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At the close of this year Demostratus was archon in Athens, and in Rome the consuls Lucius Lucretius and Servilius2 took office. At this time Artaxerxes sent Struthas as general to the coast with an army to make war on the Lacedaemonians, and the Spartans, when they learned of his arrival, dispatched Thibron as general to Asia. Thibron seized the stronghold of Ionda and a high mountain, Cornissus,3 forty stades from Ephesus. [2] He then advanced with eight thousand soldiers together with the troops gathered from Asia, pillaging the King's territory. Struthas, with a strong force of barbarian cavalry, five thousand hoplites, and more than twenty thousand light-armed troops, pitched his camp not far from the Lacedaemonians. [3] Eventually, when Thibron once set out with a detachment of his troops and had seized much booty, Struthas attacked and slew him in battle, killed the larger number of his troops, and took captive others. A few found safety in Cnidinium, an outpost. [4]

Thrasybulus, the Athenian general, went with his fleet from Lesbos to Aspendus and moored his triremes in the Eurymedon River. Although he had received contributions from the Aspendians, some of the soldiers, nevertheless, pillaged the countryside. When night came, the Aspendians, angered at such unfairness, attacked the Athenians and slew both Thrasybulus and a number of the others; whereupon the captains of the Athenian vessels, greatly alarmed, speedily manned the ships and sailed off to Rhodes. [5] Since this city was in revolt, they joined the exiles who had seized a certain outpost and waged war on the men who held the city. When the Athenians learned of the death of their general Thrasybulus, they sent out Agyrius as general.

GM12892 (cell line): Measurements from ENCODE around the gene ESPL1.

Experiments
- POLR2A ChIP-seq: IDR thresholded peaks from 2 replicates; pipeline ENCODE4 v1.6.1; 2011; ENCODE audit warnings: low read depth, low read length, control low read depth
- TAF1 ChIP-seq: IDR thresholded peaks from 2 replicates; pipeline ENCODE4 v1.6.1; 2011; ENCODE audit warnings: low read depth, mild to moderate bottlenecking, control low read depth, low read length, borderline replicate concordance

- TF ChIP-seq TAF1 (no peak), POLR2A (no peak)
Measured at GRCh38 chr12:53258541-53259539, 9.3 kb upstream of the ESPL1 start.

Such was the state of affairs in Asia.

1 390 B.C.

2 Servilius Sulpicius Camerinus (Livy 5.29).

3 Ionda should be Isinda, and Cornissus is more likely Solmissus; so B. D. Meritt, Athenian Tribute Lists, p. 493.

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